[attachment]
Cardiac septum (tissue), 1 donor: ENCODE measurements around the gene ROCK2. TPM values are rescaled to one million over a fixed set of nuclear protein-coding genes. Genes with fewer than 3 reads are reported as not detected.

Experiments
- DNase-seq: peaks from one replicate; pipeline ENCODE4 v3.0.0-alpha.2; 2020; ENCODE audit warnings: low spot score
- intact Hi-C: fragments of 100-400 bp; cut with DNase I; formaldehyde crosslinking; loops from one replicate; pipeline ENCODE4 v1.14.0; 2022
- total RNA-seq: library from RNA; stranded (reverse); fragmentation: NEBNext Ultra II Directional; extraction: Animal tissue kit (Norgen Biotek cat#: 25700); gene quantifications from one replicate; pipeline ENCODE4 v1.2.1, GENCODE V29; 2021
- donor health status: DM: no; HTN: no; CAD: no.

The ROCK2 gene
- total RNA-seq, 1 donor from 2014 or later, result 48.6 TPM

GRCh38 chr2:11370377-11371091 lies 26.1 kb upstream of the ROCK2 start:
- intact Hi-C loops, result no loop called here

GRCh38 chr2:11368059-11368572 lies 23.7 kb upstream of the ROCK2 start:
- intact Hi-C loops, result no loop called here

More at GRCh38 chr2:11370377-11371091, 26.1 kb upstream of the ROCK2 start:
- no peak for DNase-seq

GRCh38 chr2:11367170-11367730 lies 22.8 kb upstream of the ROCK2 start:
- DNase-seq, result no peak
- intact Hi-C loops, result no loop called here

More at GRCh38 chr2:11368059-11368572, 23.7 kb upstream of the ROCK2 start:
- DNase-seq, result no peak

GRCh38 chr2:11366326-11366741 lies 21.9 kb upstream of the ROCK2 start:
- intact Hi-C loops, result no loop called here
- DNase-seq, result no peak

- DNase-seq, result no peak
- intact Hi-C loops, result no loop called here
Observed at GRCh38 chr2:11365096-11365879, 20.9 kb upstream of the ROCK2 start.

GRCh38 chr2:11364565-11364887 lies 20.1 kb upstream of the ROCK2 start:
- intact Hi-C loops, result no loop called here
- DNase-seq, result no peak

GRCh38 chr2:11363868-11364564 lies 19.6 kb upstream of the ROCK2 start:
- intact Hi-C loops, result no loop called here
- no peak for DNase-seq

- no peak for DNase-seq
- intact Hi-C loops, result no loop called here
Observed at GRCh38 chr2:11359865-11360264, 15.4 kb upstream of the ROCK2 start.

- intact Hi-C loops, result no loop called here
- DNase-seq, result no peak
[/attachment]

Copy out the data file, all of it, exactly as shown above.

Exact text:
Cardiac septum (tissue), 1 donor: ENCODE measurements around the gene ROCK2. TPM values are rescaled to one million over a fixed set of nuclear protein-coding genes. Genes with fewer than 3 reads are reported as not detected.

Experiments
- DNase-seq: peaks from one replicate; pipeline ENCODE4 v3.0.0-alpha.2; 2020; ENCODE audit warnings: low spot score
- intact Hi-C: fragments of 100-400 bp; cut with DNase I; formaldehyde crosslinking; loops from one replicate; pipeline ENCODE4 v1.14.0; 2022
- total RNA-seq: library from RNA; stranded (reverse); fragmentation: NEBNext Ultra II Directional; extraction: Animal tissue kit (Norgen Biotek cat#: 25700); gene quantifications from one replicate; pipeline ENCODE4 v1.2.1, GENCODE V29; 2021
- donor health status: DM: no; HTN: no; CAD: no.

The ROCK2 gene
- total RNA-seq, 1 donor from 2014 or later, result 48.6 TPM

GRCh38 chr2:11370377-11371091 lies 26.1 kb upstream of the ROCK2 start:
- intact Hi-C loops, result no loop called here

GRCh38 chr2:11368059-11368572 lies 23.7 kb upstream of the ROCK2 start:
- intact Hi-C loops, result no loop called here

More at GRCh38 chr2:11370377-11371091, 26.1 kb upstream of the ROCK2 start:
- no peak for DNase-seq

GRCh38 chr2:11367170-11367730 lies 22.8 kb upstream of the ROCK2 start:
- DNase-seq, result no peak
- intact Hi-C loops, result no loop called here

More at GRCh38 chr2:11368059-11368572, 23.7 kb upstream of the ROCK2 start:
- DNase-seq, result no peak

GRCh38 chr2:11366326-11366741 lies 21.9 kb upstream of the ROCK2 start:
- intact Hi-C loops, result no loop called here
- DNase-seq, result no peak

- DNase-seq, result no peak
- intact Hi-C loops, result no loop called here
Observed at GRCh38 chr2:11365096-11365879, 20.9 kb upstream of the ROCK2 start.

GRCh38 chr2:11364565-11364887 lies 20.1 kb upstream of the ROCK2 start:
- intact Hi-C loops, result no loop called here
- DNase-seq, result no peak

GRCh38 chr2:11363868-11364564 lies 19.6 kb upstream of the ROCK2 start:
- intact Hi-C loops, result no loop called here
- no peak for DNase-seq

- no peak for DNase-seq
- intact Hi-C loops, result no loop called here
Observed at GRCh38 chr2:11359865-11360264, 15.4 kb upstream of the ROCK2 start.

- intact Hi-C loops, result no loop called here
- DNase-seq, result no peak